And so they go. Alisdair wants an annulment, because he cannot force her to be his wife. She is hurt because here she is again, rejected and cast aside. They talk about this. They talk about how they feel a lot, so much that it's pretty much all they talk about. Funny thing, they talk about how they feel, but they never really seem to care about how the other is feeling. Introspection is the name of the game here, I guess. Alisdair falls for Iseabal because he feels jealous and hurt and he can't imagine her with any other man. She falls because she feels safe with him. It's all moving inwards, if you know what I'm saying - everyone's so concerned about how things affect him or her first, damn everyone else.

And Iseabal can be very frustrating to follow, because while she knows her options, she tends to whine about how lousy her options are instead of making a decision and making the best out of it. Yes, her life sucks, but really, please, do something, Iseabal!

It's a slow dance to the happy ending, although some external subplots kick in to speed up things a little late in the story. But I'm fascinated nonetheless, because Iseabal does develop as a character. In the end, she's a more proactive creature than she is earlier, and besides, her vulnerabilities and strengths are multifaceted. She does display some inner steel even as she cringes at the obstacles in her life. Alisdair seems like a one-dimensional Gallant Beta at first, but he will display some stoic but moving nobility that will elevate him to being a larger than life paladin of the romances.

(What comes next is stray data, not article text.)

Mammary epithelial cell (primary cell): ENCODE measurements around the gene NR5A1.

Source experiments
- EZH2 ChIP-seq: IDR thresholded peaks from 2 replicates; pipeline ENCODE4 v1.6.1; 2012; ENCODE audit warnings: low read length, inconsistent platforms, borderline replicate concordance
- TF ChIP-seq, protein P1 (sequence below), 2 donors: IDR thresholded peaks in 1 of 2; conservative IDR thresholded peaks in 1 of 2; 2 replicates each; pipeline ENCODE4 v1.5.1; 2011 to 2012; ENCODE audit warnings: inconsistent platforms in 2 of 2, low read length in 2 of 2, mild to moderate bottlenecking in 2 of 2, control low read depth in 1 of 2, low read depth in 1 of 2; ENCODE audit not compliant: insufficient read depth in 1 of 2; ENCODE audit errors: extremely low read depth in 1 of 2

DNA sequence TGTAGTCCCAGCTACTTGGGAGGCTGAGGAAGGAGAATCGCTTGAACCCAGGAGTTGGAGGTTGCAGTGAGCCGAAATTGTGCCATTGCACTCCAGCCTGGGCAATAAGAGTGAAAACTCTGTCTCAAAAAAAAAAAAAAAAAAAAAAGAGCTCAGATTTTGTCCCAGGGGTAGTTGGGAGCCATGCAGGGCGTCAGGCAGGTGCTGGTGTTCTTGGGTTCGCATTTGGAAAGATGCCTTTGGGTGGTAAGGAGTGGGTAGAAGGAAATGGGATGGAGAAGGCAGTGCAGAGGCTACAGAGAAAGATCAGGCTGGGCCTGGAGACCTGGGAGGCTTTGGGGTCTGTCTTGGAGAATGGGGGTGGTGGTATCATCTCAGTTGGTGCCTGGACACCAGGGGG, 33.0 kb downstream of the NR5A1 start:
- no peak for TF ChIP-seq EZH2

In short, Karen Ranney makes beautiful melodrama out of her human characters while keeping one foot on the ground. Her prose flies high with whimsical notions of love, laced with furious passion - when these characters declare that they will die for each other, oh, I believe them, beautiful, sick, and wonderful lunatics that they are - but there's always an undercurrents of earthy, maybe bittersweet weariness. Love is never without a price to pay, as Iseabal and Alisdair will learn. Love hurts, but damn, bring it on!

Placing one hand on Alisdair's arm, she felt the heat from his body, a warmth that seemed to reach out and envelop her as well. Although bloodied, he was safe. Bruised, but not broken. Only one other emotion besides gratitude could find its way into her heart. Love.

She would protect him with her life, shield his body with her own, defend him and support him. The essence of love in all its guises - wanton, maternal, supportibe, passionate, and courageous.

How can I resist such unabashedly romantic declaration?

Iseabal's mother finds love again with her old flame in a secondary romance, but that one is very tired and predictable. And the pacing of When The Laird Returns, especially at the early stages of the story, can be really slow and awkward. Nonetheless, this story remains an enthralling read, if only for the sheer novelty of a romance novel that is actually about falling in love.

When The Laird Returns may not fly as high as it could have been, but it remains a bittersweet read to savor.

Rating: 89